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Ang Lee's Film The Wedding Banquet Is Latest Queer Film Added to National Registry

Ang Lee's Film The Wedding Banquet Is Latest Queer Film Added to National Registry

The Wedding Banquet Ang Lee MGM Press Promotional Image [original watermark]

Ang Lee's film is one of 25 added this year, joining many other LGBTQ+ movies from previous years.

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The Wedding Banquet, a 1993 Taiwanese film directed by Ang Lee, is the latest LGBTQ-themed film to be added to the Library of Congress’s National Film Registry.

The library released a list Wednesday of the 25 films being added this year. Films are chosen each year “for their cultural, historic or aesthetic importance to preserve the nation’s film heritage,” says a Library of Congress press release.

In The Wedding Banquet, Simon and Wei-Tung, a gay New York couple, try to convince Wei-Tung’s highly traditional Taiwanese parents that he’s straight by arranging for him to marry a woman who’s renting from him, Wei-Wei, an immigrant who needs a green card. When Wei-Tung’s parents come from Taiwan for the wedding and lavish reception, complications ensue and secrets are revealed.

Lee collaborated with Neil Peng and James Schamus on the screenplay in addition to directing the film. It was nominated for the Academy Award for Best Foreign Language Film.

“What’s really wonderful about The Wedding Banquet is that it is able to share the experiences of immigrants,” Nick McCarthy, director of programming at NewFest, told NBC News. “Having representation of the immigrant experience through an LGBTQ+ lens, I think, really captures the heart of America.”

Another gay-themed film of Lee’s, 2005’s Brokeback Mountain, was added to the registry in 2018. It and The Wedding Banquet both “show characters that are yearning to live their lives as authentically as possible but may face barriers in an oppressive American ideology,” McCarthy said.

Other queer films in the registry include Scorpio Rising (1964), Pink Flamingos (1972), Word Is Out: Stories of Our Lives (1978), The Times of Harvey Milk (1984), Paris Is Burning (1990), The Watermelon Woman (1996); Boys Don’t Cry (1999), and Pariah (2011).

The full list of films selected this year:

A Movie Trip Through Filmland (1921)

Dinner at Eight (1933)

Bohulano Family Film Collection (1950s-1970s)

Helen Keller: In Her Story (1954)

Lady and the Tramp (1955)

Edge of the City (1957)

We’re Alive (1974)

Cruisin' J-Town (1975)

¡Alambrista! (1977)

Passing Through (1977)

Fame (1980)

Desperately Seeking Susan (1985)

The Lighted Field (1987)

Matewan (1987)

Home Alone (1990)

Queen of Diamonds (1991)

Terminator 2: Judgment Day (1991)

The Nightmare Before Christmas (1993)

The Wedding Banquet (1993)

Maya Lin: A Strong Clear Vision (1994)

Apollo 13 (1995)

Bamboozled (2000)

Love & Basketball (2000)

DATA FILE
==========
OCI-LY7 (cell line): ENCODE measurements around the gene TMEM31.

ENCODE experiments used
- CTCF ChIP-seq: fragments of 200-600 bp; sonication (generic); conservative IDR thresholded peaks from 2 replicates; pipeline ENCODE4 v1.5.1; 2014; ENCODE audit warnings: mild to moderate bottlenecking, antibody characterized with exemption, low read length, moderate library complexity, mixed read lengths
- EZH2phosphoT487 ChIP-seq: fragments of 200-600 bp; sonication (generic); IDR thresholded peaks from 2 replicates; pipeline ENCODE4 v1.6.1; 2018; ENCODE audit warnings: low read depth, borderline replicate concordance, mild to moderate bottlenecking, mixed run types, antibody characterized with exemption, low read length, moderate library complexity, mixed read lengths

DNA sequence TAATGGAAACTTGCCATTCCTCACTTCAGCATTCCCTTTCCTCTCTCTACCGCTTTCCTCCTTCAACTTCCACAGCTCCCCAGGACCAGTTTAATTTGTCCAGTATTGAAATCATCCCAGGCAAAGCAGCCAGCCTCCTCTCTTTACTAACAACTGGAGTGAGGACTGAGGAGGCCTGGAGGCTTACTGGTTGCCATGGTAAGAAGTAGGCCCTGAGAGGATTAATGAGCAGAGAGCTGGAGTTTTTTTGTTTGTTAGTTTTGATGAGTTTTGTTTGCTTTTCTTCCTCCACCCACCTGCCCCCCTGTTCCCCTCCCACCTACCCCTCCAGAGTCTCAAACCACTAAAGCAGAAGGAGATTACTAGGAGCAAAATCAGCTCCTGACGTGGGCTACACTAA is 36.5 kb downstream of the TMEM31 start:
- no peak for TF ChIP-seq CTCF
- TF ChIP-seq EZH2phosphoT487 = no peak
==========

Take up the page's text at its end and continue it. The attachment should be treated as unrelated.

12 Years a Slave (2013)

20 Feet from Stardom (2013)

The 2023 additions bring the total in the registry to 875. “Films are an integral piece of America’s cultural heritage, reflecting stories of our nation for more than 125 years. We are proud to add 25 diverse films to the National Film Registry as we preserve our history through film,” Librarian of Congress Carla Hayden said in the release. “We’re grateful to the film community for collaborating with the Library of Congress in our goal to preserve the heritage of cinema for generations to come.”

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Trudy Ring

Trudy Ring is The Advocate’s senior politics editor and copy chief. She has been a reporter and editor for daily newspapers and LGBTQ+ weeklies/monthlies, trade magazines, and reference books. She is a political junkie who thinks even the wonkiest details are fascinating, and she always loves to see political candidates who are groundbreaking in some way. She enjoys writing about other topics as well, including religion (she’s interested in what people believe and why), literature, theater, and film. Trudy is a proud “old movie weirdo” and loves the Hollywood films of the 1930s and ’40s above all others. Other interests include classic rock music (Bruce Springsteen rules!) and history. Oh, and she was a Jeopardy! contestant back in 1998 and won two games. Not up there with Amy Schneider, but Trudy still takes pride in this achievement.
Trudy Ring is The Advocate’s senior politics editor and copy chief. She has been a reporter and editor for daily newspapers and LGBTQ+ weeklies/monthlies, trade magazines, and reference books. She is a political junkie who thinks even the wonkiest details are fascinating, and she always loves to see political candidates who are groundbreaking in some way. She enjoys writing about other topics as well, including religion (she’s interested in what people believe and why), literature, theater, and film. Trudy is a proud “old movie weirdo” and loves the Hollywood films of the 1930s and ’40s above all others. Other interests include classic rock music (Bruce Springsteen rules!) and history. Oh, and she was a Jeopardy! contestant back in 1998 and won two games. Not up there with Amy Schneider, but Trudy still takes pride in this achievement.